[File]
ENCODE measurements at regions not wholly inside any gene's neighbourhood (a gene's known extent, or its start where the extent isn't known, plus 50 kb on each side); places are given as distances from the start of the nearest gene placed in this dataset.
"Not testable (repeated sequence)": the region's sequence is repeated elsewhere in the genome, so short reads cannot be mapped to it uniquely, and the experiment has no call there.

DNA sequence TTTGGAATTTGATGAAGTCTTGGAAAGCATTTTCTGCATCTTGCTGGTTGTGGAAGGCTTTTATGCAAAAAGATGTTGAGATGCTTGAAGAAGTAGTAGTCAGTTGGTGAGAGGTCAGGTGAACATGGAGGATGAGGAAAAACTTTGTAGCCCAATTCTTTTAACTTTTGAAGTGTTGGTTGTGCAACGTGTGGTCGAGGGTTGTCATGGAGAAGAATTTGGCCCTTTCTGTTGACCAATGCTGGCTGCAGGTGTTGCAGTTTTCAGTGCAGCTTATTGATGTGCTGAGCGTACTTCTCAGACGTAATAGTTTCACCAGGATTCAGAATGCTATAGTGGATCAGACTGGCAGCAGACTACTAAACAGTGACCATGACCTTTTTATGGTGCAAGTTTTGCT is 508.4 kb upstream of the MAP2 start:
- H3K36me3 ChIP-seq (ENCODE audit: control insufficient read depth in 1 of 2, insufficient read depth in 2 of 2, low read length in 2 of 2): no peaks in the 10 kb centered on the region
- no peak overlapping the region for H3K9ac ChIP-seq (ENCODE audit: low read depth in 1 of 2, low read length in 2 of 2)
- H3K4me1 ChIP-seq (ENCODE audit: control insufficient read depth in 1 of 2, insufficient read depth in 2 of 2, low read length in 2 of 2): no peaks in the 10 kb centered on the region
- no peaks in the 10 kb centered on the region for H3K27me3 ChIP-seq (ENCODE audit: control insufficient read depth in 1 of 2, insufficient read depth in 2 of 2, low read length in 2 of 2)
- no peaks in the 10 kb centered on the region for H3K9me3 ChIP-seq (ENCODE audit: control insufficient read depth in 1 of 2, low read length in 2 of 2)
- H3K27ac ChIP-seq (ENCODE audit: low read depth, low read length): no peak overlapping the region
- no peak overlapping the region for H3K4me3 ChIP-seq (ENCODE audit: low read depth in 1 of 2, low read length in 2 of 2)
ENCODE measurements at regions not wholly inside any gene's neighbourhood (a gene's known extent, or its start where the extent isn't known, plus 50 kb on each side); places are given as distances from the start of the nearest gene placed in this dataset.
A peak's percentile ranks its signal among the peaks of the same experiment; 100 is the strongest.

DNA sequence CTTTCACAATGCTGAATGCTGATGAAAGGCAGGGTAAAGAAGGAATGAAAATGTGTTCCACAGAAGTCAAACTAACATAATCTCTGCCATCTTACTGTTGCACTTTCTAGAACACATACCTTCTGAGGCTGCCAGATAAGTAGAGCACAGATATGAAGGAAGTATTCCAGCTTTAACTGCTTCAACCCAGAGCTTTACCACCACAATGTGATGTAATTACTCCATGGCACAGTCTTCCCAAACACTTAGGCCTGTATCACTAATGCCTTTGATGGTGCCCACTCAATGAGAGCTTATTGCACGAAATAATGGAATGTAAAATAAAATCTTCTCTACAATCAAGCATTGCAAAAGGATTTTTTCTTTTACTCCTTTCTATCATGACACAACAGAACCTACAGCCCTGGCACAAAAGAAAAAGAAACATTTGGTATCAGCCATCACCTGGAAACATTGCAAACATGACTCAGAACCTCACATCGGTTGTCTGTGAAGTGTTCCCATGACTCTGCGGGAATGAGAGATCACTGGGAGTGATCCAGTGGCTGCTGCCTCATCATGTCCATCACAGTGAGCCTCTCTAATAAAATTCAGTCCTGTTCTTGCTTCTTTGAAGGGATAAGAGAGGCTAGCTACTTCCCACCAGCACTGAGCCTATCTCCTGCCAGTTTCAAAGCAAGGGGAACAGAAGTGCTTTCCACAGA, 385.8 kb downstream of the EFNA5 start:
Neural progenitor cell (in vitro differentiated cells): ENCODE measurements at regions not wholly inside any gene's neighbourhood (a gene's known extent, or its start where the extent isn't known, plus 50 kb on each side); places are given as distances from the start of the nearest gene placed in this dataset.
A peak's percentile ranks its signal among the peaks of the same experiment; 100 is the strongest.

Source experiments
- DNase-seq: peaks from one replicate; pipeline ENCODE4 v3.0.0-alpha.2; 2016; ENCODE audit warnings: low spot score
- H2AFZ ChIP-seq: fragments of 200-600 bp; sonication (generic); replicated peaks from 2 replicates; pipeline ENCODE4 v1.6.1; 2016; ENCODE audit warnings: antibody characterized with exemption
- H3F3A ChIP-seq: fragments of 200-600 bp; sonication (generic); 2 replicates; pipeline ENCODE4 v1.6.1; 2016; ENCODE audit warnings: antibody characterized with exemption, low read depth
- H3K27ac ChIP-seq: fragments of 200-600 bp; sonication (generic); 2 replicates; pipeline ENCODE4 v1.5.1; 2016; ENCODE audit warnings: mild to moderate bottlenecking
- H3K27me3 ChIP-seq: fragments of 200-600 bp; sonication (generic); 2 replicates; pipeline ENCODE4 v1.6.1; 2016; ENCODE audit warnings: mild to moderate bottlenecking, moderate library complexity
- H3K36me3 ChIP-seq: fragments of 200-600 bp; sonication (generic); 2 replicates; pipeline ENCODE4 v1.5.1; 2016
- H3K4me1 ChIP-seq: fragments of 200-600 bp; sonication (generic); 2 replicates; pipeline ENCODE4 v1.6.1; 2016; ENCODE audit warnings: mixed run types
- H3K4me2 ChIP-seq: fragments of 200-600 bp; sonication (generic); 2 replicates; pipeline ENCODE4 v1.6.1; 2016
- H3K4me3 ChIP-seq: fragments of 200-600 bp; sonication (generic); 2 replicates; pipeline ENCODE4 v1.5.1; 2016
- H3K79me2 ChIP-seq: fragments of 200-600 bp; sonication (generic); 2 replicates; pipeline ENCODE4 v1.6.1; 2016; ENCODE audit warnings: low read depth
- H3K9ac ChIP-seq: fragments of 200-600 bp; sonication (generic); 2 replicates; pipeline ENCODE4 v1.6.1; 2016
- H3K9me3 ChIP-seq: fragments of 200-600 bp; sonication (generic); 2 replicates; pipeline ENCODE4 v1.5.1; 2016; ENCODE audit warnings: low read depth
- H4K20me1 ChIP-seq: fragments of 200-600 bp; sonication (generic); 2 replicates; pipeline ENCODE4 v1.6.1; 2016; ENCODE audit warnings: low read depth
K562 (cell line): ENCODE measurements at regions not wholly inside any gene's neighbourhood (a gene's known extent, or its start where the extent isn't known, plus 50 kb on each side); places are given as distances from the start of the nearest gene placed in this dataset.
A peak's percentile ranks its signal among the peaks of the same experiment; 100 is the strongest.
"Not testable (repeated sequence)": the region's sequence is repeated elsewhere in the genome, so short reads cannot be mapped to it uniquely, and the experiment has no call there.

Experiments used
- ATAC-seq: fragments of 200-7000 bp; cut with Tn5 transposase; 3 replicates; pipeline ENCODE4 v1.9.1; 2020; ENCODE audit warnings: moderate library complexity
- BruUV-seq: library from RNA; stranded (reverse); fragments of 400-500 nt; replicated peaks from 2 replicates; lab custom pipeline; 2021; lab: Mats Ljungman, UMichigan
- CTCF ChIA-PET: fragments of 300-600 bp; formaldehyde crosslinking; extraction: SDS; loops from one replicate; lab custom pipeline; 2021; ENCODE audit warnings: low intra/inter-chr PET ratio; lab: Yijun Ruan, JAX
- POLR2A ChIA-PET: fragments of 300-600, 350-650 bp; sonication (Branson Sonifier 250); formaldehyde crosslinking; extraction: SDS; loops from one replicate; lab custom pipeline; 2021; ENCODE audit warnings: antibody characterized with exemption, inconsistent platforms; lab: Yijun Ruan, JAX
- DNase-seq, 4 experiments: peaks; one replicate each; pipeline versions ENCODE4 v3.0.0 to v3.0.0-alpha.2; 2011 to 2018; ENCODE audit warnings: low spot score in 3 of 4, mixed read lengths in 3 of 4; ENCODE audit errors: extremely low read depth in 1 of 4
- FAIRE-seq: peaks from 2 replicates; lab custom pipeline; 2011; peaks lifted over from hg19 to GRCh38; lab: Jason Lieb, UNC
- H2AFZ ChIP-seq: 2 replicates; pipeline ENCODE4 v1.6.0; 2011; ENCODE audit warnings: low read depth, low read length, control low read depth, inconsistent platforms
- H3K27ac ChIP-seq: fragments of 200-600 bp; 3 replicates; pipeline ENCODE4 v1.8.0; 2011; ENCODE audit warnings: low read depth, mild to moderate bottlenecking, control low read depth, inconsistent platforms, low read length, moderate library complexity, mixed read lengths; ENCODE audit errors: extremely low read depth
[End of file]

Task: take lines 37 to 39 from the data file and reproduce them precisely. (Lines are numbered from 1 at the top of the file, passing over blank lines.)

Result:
- POLR2A ChIA-PET: fragments of 300-600, 350-650 bp; sonication (Branson Sonifier 250); formaldehyde crosslinking; extraction: SDS; loops from one replicate; lab custom pipeline; 2021; ENCODE audit warnings: antibody characterized with exemption, inconsistent platforms; lab: Yijun Ruan, JAX
- DNase-seq, 4 experiments: peaks; one replicate each; pipeline versions ENCODE4 v3.0.0 to v3.0.0-alpha.2; 2011 to 2018; ENCODE audit warnings: low spot score in 3 of 4, mixed read lengths in 3 of 4; ENCODE audit errors: extremely low read depth in 1 of 4
- FAIRE-seq: peaks from 2 replicates; lab custom pipeline; 2011; peaks lifted over from hg19 to GRCh38; lab: Jason Lieb, UNC